CONCORD — Students who entered the country illegally will not be eligible for in-state tuition rates at University System of New Hampshire schools after the Senate sent House Bill 474 to interim study with a 24-0 vote Wednesday.
In the second year of a two-year session, interim study is a polite death as the next legislature does not have to do anything with the bill.
Fifteen other states have passed similar statutes to bypass the federal law forbidding states from giving illegal immigrants state benefits.
Opponents argued the bill is unfair to out-of-state citizens and immigrants who wait years to enter the country legally.
But supporters say the children should not be punished for what their parents did.
Under the bill, the students would have had to meet all current requirements for in-state tuition and admission standards. They would have had to have lived in the state at least three years and have graduated from a state high school or a program to obtain a high school equivalency certificate.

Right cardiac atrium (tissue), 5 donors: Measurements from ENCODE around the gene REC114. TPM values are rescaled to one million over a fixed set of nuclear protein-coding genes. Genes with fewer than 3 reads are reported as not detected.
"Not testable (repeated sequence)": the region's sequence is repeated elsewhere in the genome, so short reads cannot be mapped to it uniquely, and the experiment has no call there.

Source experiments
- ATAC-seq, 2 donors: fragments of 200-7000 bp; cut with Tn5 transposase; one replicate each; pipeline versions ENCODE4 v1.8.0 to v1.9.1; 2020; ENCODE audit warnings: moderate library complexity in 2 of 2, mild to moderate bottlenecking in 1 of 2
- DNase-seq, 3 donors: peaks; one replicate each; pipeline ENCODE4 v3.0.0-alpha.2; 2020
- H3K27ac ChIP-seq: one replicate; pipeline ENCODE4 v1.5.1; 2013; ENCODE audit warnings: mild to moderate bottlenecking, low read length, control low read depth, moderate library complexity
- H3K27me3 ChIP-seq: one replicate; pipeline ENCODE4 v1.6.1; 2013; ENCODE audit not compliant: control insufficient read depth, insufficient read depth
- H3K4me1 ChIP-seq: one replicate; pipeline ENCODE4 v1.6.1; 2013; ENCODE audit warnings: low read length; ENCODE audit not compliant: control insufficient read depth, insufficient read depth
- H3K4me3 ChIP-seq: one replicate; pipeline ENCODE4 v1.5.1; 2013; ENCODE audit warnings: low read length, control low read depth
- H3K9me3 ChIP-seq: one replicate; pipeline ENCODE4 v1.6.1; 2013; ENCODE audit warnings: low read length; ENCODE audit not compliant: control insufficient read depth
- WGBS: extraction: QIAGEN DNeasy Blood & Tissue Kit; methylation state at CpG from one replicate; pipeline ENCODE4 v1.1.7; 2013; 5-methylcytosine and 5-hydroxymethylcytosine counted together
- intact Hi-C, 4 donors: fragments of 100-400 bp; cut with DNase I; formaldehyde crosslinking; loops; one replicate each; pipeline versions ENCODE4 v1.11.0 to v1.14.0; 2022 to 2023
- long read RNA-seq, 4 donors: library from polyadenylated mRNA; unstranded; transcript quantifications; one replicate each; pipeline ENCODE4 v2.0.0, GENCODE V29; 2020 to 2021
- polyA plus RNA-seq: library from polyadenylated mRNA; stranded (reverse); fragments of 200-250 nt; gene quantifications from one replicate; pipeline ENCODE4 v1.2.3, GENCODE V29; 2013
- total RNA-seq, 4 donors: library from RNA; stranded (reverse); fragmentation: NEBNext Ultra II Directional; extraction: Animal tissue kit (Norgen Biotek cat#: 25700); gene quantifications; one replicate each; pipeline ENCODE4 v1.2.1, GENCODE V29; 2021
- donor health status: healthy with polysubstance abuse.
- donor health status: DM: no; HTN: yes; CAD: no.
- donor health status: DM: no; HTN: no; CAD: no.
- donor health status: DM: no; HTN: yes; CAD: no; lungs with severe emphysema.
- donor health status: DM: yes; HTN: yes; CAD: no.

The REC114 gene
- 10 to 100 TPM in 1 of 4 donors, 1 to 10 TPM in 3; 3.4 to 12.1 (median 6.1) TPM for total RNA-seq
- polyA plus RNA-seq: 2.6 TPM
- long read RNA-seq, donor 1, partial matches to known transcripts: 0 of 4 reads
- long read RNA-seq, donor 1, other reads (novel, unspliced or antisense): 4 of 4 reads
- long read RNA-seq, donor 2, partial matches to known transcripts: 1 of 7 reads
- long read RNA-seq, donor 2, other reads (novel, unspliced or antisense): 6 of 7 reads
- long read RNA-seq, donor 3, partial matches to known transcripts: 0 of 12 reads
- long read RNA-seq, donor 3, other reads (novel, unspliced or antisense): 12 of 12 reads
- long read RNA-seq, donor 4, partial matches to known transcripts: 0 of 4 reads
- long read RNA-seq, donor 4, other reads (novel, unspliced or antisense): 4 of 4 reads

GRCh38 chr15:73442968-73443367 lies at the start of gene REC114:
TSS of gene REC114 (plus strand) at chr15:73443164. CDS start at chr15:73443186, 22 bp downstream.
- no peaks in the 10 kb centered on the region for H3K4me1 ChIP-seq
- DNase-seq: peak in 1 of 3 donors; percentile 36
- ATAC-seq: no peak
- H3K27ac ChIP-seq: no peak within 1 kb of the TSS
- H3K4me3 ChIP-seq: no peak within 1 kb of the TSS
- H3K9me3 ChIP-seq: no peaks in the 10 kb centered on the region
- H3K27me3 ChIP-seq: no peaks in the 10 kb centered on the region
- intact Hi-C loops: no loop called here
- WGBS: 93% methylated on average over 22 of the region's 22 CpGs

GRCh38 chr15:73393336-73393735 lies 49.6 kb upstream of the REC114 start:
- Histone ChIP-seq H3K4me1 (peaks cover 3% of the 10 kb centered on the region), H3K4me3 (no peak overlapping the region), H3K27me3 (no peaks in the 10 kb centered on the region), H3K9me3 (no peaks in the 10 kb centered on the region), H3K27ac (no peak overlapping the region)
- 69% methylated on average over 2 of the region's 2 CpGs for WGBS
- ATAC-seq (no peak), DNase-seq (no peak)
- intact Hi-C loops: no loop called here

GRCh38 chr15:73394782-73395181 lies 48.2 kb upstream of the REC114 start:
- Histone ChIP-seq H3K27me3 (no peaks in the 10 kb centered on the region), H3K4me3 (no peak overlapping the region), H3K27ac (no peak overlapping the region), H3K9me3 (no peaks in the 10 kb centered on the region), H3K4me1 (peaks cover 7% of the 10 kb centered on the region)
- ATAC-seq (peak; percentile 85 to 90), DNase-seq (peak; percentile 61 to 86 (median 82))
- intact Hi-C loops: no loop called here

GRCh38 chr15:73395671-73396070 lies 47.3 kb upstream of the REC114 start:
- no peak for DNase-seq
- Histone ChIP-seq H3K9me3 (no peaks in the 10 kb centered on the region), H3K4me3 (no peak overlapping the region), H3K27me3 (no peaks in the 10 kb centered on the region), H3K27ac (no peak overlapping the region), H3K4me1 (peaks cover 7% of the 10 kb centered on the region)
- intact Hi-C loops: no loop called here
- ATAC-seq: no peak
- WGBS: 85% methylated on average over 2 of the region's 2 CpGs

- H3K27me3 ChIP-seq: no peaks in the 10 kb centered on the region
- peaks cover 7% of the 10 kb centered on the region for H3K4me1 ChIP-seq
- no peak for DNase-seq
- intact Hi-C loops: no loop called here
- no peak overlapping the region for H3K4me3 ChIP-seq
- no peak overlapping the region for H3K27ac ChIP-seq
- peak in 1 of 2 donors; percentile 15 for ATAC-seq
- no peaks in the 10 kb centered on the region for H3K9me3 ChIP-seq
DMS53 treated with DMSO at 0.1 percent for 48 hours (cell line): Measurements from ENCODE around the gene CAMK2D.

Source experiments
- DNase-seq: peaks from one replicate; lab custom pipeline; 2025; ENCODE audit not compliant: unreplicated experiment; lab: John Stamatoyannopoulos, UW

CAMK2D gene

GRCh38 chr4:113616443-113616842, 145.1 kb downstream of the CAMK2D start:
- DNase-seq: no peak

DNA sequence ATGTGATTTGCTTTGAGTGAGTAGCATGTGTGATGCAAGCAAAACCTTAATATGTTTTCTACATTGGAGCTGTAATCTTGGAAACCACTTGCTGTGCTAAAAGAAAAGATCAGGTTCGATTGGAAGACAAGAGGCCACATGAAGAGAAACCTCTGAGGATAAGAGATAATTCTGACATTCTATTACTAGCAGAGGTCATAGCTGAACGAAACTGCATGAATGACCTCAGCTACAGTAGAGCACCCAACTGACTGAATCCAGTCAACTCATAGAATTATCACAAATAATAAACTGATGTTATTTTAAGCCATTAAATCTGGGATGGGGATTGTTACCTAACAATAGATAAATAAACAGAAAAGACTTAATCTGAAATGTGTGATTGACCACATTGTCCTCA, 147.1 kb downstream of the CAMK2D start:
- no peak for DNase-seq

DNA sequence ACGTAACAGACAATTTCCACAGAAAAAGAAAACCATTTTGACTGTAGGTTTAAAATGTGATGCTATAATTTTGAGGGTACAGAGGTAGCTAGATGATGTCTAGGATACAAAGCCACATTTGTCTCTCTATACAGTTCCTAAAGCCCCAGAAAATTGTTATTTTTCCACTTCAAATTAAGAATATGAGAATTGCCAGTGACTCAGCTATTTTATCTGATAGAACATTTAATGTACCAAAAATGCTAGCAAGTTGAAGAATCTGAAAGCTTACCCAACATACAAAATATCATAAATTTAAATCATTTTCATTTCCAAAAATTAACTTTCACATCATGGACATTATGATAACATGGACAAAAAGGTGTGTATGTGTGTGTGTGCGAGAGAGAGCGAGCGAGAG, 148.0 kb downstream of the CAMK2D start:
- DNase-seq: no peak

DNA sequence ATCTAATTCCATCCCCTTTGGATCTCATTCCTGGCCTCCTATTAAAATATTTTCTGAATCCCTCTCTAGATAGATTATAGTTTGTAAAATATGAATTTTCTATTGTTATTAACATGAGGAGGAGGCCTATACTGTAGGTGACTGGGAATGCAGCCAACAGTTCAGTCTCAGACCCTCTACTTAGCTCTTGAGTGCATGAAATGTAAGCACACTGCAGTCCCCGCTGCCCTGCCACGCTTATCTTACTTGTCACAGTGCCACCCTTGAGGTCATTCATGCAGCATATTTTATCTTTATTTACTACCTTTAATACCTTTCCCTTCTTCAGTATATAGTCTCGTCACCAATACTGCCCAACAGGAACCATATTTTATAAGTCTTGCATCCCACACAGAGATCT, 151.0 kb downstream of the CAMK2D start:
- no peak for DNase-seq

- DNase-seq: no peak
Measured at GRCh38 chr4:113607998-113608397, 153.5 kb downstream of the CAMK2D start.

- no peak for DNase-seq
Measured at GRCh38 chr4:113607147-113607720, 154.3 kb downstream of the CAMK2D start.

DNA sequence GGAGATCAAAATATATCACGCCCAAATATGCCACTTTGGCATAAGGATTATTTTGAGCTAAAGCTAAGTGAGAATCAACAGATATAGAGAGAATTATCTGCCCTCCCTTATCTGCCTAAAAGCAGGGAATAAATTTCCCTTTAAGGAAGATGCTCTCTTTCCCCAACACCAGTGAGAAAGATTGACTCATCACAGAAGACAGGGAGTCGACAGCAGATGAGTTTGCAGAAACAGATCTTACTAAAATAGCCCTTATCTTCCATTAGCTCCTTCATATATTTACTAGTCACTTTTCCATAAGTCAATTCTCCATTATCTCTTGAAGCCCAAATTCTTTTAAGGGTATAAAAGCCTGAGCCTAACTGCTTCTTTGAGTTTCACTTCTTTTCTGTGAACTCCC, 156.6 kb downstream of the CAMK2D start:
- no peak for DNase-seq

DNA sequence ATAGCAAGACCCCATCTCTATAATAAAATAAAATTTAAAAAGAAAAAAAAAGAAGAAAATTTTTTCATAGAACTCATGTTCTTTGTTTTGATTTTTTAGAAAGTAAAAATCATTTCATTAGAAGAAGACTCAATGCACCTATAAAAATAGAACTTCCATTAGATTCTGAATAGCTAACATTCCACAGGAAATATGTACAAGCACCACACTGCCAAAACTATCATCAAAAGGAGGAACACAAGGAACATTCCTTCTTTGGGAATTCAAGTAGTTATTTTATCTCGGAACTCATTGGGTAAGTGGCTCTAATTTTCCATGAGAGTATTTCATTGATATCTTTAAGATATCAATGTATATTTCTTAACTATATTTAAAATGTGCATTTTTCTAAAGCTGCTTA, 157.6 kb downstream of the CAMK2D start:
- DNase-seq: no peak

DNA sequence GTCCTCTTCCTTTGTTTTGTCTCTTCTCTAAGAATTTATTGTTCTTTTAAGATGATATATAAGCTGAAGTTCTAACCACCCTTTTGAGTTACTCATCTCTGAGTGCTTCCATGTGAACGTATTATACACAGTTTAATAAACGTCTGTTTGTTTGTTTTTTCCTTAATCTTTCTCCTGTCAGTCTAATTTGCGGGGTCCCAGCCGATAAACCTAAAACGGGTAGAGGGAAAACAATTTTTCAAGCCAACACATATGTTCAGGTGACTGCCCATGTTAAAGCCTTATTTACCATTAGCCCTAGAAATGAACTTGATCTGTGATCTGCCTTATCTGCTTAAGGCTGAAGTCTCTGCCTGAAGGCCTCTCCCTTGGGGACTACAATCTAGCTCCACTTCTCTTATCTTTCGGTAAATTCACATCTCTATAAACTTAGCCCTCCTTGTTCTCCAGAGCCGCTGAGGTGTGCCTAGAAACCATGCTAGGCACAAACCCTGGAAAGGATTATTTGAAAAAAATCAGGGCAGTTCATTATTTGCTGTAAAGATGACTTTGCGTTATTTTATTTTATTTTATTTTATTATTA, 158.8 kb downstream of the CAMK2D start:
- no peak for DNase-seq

An estimated 100 students would have been eligible for in-state tuition through the proposed legislation, although lawmakers said realistically about 15 students a year would be accepted under the proposed legislation.
The bill required the students to apply for legal residency or sign an affidavit that they will apply for legal residency as soon as they are eligible. Under a 2012 law, all students seeking in-state tuition must sign an affidavit that they are legal residents of the United States. A copy of the application for legal residency or the affidavit must be filed with the university system.
The House passed the bill on a 188-155 vote earlier this year.